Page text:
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Going door-to-door for fire safety in Vaughan

Vaughan firefighters plan to check local residences for working smoke alarms, writes Chief Deryn Rizzi
April 18, 2019
Deryn Rizzi

Imagine a car with no gas or a restaurant with no food -- they’re about as useful as a smoke alarm with a dead battery. Vaughan Fire and Rescue Service (VFRS) aims to remind residents about the importance of having working smoke alarms and carbon monoxide alarms through our annual Alarms for Life Program.

Every weekend from May until the end of Fire Prevention Week, which runs from Oct. 6 to 12 this year, Vaughan firefighters go door-to-door as part of our fire safety campaign. The crews check for working smoke alarms and carbon monoxide alarms and speak to residents about fire safety. Last year, VFRS visited 3,497 homes during the Alarms for Life Program. This year, we plan to continue to spread the word to help ensure homes in Vaughan are properly equipped.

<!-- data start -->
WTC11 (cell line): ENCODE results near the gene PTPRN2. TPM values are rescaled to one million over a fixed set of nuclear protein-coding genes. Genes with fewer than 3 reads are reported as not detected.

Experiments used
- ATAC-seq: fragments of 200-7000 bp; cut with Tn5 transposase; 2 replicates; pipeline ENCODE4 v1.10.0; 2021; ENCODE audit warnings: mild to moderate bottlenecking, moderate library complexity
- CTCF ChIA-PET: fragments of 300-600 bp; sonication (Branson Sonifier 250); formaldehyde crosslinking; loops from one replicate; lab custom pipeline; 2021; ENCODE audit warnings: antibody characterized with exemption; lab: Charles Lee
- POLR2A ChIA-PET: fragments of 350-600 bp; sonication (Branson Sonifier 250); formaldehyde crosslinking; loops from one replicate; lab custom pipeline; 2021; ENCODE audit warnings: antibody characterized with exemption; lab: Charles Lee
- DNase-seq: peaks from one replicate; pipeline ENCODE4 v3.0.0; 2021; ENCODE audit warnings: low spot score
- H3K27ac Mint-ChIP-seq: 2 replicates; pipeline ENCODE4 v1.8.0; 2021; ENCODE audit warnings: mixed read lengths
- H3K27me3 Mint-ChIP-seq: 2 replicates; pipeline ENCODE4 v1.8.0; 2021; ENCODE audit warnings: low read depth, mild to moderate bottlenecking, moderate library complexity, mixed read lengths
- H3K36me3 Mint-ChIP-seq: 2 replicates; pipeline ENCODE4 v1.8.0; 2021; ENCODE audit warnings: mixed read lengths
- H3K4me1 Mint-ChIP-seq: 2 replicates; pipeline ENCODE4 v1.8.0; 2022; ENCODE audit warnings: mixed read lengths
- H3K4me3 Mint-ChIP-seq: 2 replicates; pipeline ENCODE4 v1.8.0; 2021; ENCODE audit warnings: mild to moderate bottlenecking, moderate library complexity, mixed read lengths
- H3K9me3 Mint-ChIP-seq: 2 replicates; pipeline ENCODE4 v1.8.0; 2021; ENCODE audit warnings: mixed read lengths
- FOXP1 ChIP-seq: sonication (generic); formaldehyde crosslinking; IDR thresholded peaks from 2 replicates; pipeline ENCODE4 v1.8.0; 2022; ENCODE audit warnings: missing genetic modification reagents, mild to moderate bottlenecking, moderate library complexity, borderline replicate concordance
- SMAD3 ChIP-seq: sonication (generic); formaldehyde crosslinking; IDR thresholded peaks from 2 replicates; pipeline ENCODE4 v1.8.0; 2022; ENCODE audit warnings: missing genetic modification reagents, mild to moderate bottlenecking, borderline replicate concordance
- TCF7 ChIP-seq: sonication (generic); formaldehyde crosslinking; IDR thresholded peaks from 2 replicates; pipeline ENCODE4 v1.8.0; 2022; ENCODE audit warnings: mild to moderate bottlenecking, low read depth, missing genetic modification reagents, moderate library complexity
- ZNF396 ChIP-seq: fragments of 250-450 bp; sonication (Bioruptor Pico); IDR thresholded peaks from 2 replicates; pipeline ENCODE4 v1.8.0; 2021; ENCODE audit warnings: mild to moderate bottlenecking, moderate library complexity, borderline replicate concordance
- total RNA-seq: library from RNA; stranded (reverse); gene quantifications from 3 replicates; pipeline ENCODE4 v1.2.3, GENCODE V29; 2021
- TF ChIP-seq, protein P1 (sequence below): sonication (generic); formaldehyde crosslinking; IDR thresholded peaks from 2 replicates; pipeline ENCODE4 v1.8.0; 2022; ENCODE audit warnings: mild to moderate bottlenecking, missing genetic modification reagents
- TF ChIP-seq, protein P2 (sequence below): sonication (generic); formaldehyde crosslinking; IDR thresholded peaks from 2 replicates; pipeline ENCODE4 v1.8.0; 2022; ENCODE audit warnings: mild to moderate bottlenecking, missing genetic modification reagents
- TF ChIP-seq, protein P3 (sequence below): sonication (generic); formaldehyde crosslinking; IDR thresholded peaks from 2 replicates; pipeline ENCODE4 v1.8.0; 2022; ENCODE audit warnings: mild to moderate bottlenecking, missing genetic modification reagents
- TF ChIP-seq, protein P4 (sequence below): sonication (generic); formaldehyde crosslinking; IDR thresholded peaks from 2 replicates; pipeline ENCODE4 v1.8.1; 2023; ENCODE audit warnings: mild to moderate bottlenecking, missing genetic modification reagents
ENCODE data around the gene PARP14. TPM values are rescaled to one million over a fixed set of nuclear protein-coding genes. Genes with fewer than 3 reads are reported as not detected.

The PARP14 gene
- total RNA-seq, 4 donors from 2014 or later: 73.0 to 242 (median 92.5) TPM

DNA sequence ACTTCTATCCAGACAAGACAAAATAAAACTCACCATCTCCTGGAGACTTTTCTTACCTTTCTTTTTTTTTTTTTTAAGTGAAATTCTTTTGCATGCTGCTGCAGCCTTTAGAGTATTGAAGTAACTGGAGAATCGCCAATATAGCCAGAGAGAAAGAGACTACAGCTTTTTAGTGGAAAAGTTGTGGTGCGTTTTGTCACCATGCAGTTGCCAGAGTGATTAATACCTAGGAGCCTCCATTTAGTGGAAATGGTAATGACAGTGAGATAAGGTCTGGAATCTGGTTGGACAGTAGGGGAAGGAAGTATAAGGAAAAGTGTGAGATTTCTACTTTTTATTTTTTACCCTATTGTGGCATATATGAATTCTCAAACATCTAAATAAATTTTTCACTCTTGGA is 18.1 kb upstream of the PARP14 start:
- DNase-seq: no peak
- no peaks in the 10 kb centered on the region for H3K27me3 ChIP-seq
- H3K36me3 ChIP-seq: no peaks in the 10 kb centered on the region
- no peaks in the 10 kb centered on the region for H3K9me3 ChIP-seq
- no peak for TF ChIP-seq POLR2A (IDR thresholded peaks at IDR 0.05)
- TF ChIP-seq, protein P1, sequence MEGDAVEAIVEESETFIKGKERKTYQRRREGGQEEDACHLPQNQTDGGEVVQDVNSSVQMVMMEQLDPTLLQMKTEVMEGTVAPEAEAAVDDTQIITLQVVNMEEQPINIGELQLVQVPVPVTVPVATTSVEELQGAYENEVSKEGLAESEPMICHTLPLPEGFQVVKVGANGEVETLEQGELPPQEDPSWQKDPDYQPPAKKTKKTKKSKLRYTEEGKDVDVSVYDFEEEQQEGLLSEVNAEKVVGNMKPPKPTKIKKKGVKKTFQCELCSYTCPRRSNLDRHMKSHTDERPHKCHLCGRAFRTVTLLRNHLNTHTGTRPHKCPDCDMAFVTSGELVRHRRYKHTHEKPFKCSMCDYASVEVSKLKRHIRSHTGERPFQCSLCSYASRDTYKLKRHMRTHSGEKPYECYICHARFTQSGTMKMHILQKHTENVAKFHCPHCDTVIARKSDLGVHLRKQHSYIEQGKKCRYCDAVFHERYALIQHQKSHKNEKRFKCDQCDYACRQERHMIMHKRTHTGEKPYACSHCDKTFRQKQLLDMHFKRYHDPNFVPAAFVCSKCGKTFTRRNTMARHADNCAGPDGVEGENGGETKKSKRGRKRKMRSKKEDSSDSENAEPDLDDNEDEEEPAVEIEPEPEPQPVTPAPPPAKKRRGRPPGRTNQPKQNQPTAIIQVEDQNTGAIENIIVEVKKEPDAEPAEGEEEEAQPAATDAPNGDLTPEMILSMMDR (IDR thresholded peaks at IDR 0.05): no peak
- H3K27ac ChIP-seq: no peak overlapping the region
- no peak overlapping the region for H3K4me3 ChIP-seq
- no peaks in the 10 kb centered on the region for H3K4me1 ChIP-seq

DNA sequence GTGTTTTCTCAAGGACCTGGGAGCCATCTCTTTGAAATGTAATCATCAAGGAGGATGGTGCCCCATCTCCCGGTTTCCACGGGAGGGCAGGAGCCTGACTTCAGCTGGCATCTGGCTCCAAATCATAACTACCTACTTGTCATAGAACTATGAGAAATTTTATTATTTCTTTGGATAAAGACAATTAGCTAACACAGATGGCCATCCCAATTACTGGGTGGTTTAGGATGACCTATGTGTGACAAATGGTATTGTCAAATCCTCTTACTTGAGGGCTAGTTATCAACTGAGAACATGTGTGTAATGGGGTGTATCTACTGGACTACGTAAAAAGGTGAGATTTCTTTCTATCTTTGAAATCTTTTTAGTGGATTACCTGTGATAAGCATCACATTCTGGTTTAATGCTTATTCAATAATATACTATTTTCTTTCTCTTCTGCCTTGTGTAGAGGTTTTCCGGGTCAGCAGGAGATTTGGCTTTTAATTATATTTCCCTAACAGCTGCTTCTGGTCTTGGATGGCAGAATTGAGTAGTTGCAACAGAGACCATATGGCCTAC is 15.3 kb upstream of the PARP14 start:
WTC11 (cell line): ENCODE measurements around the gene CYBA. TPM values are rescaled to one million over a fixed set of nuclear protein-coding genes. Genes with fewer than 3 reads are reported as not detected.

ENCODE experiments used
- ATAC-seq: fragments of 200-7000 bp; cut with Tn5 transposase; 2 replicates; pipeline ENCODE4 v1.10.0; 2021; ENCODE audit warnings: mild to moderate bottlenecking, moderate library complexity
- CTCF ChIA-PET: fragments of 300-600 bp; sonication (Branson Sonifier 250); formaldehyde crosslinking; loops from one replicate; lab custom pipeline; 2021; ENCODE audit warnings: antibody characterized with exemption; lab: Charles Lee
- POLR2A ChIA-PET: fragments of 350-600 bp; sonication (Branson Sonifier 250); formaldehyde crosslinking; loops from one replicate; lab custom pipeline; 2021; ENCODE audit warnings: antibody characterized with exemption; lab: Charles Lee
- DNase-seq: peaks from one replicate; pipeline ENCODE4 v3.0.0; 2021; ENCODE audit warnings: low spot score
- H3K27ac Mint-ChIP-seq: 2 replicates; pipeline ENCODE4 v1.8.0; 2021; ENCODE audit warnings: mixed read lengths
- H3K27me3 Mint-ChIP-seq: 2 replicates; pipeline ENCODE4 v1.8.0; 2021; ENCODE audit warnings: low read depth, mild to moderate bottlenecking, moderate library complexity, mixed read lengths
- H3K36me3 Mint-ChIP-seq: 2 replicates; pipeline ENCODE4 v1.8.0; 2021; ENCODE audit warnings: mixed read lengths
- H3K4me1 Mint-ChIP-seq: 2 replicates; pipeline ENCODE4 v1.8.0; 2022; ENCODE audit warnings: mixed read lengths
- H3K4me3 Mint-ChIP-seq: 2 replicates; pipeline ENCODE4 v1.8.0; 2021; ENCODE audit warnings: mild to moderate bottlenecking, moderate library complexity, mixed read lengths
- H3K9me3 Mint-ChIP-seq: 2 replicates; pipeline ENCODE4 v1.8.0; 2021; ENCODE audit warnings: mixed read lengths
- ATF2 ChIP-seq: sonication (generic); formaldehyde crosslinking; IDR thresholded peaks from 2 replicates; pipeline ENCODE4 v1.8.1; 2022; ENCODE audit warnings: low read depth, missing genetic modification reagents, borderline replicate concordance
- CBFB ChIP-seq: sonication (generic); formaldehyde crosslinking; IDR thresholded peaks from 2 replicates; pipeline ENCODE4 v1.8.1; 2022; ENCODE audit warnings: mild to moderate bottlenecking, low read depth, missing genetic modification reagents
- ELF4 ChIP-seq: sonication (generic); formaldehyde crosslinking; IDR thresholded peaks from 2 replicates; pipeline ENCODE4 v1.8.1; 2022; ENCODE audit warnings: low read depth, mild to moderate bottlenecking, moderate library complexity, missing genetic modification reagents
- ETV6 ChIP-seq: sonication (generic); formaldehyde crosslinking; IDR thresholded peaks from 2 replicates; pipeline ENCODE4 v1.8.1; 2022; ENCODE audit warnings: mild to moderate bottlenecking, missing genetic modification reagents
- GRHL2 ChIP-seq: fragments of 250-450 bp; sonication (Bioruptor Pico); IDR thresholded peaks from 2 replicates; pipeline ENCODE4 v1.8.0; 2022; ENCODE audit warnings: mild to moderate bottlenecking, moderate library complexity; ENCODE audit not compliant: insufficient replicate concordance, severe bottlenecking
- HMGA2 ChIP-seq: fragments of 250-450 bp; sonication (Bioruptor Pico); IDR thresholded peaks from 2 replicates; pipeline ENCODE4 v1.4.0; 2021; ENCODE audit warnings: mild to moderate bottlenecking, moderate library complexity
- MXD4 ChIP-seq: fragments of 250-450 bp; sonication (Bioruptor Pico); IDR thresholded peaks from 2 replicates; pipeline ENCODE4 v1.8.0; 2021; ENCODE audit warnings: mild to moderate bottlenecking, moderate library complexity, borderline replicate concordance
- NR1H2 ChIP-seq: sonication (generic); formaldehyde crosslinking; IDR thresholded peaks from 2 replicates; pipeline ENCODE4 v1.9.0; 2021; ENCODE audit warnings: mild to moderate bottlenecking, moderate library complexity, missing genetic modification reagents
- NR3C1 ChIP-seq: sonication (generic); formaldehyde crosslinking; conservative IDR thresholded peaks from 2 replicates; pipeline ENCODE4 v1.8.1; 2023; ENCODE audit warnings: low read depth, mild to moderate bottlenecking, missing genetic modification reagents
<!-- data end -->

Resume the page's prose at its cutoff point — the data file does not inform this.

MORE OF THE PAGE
Residential fires are responsible for 73 per cent of all fatal fires in Canada each year. I believe that by educating citizens and inspecting homes, VFRS is working to lower the risk of death and harm from fire and carbon monoxide poisoning.

Far too often, our firefighters enter homes that have mounted smoke alarms, but the battery is dead. It is a good idea to replace the batteries in your alarms when you change the clocks in the spring and fall, and test them monthly.

Smoke alarm placement is also an important aspect of fire safety. Your smoke alarm comes with manufacturer's recommendations on where to install it, when to replace it and how to maintain it. Those instructions should be followed to ensure alarms remain the most effective. Early detection and early warning to people inside the home is critical to survival, so proper alarm placement and maintenance are essential. A whole community is at risk if the alarms in just one home are not in proper working condition.

Just as important as having working smoke alarms installed in the right places is having and practising an escape plan. If the alarm goes off, everyone in the home needs to know exactly what they're going to do and where they’re going to go. Make your plan, practise it with family members and increase your chance of survival.

--Deryn Rizzi is the chief of Vaughan Fire and Rescue Service.